“These characteristics can alter how the processes happen and the rate that they happen, so we’re looking at other forests, because not every forest is the same,” Simpson said. “At some point, the microbes will probably run out of usable substrates and slow down, but it didn’t happen after 20 years. We’ll keep monitoring to see if the trend continues.”

 
Discussion
  1. Steve Steiner → in Virginia
    Aug 12, 2016

    One of the ways extra carbon gets stored is by the roots of plants cycling under the increased carbon so, by blocking out root infiltration, they removed a huge part of the natural process. I don’t understand the point of removing the largest contributor to carbon sequestration and then being surprised when it doesn’t happen.

  2. Michael Connor → in Vermont
    Aug 12, 2016

    The experiment seems odd. Forest soils are crowded with roots; this seems to be nothing more than a pile of leaves on some soil. It seems to me that 20 years of roots growing and dying would be an important variable in determining the % of organic matter that would accumulate in the soil.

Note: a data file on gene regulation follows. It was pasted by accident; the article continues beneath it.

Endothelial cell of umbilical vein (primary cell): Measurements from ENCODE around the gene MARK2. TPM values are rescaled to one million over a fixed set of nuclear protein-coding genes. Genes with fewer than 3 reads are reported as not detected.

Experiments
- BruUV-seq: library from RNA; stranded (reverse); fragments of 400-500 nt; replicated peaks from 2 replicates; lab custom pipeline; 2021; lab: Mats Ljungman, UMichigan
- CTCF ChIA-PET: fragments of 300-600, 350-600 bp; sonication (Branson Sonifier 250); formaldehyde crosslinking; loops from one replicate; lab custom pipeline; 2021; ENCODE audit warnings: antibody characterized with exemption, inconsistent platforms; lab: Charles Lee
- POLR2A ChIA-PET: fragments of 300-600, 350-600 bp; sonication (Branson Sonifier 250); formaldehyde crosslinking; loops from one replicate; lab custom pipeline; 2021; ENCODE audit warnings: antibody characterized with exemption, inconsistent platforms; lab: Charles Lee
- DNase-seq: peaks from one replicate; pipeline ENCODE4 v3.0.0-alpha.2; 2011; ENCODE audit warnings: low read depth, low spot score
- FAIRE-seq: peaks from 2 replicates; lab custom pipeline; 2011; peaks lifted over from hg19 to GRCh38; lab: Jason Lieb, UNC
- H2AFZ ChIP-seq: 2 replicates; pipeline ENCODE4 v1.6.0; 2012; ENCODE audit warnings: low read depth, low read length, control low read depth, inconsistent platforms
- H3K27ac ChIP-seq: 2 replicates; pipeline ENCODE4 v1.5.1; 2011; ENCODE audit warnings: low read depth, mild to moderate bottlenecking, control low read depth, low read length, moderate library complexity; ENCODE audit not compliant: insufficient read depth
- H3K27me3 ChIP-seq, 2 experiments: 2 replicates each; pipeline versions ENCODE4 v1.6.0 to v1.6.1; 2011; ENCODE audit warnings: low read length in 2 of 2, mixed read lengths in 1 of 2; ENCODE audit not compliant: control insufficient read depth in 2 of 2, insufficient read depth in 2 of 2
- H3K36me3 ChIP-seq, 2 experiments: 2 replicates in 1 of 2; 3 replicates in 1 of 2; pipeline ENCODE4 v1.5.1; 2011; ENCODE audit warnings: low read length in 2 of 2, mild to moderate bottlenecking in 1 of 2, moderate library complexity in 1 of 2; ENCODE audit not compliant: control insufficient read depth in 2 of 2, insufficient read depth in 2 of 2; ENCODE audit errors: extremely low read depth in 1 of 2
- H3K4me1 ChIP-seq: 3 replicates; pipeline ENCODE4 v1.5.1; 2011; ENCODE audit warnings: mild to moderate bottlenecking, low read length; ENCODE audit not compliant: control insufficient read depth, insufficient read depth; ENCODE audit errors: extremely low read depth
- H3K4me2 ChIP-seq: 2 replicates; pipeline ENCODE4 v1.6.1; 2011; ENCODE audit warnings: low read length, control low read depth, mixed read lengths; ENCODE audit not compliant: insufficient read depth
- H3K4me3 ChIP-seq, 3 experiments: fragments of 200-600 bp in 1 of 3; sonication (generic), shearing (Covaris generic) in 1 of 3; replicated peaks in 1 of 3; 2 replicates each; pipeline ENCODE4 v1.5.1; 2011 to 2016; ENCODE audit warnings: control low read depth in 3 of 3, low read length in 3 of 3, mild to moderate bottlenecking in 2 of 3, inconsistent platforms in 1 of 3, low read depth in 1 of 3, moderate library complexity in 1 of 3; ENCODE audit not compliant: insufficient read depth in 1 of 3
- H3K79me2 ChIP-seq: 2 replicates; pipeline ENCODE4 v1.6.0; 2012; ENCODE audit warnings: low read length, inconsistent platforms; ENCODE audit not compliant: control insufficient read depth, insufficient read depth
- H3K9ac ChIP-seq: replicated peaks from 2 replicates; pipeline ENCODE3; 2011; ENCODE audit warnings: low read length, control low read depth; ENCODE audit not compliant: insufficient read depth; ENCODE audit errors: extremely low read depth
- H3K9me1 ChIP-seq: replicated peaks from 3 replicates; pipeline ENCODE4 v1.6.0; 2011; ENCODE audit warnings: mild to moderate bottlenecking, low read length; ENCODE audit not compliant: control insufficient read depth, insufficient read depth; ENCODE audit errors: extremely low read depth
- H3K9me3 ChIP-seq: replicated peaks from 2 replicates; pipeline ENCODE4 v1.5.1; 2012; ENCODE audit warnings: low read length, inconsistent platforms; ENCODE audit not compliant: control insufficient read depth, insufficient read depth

3. Glyn Mitchell → in Jersey Channel Islands
    Aug 12, 2016

    Fungi and other microorganisms have high C:N values, were qualitative microbial assessments taken before and after mulch addition?

    Thanks Glyn

  4. Pieter Leenhouts → in Kars, ON, Canada
    Aug 13, 2016

    Our petroleum and Coal are created by sequested carbon through peat bogs and other anarobic sites and processes one would think. We should be studying those areas for effective carbon capture.

  5. Peggy Lynch → in Cambridge MA
    Aug 14, 2016

    That is very, very interesting…. And important to know. Is work being done comparing the CO2 release from bare soil vs leaf littered soil vs plant covered soil? Or has that work been done?

  6. JM Stettner → in VT
    Aug 17, 2016

    The notion that our petroleum and coal are created by peat bogs is debatable at best. Though it is under-reported and completely untaught in the public school system, abiotic fossil fuel origin has been a theory since the 16th Century.  It has been widely disbelieved, but was pursued by Russian and Soviet scientists. As recently as this year, serious research has been reignited: “Fossils From Animals And Plants Are Not Necessary For Crude Oil And Natural Gas, Swedish Researchers Find.”. ScienceDaily. Vetenskapsrådet (The Swedish Research Council). 12 September 2009. Retrieved 9 March 2016.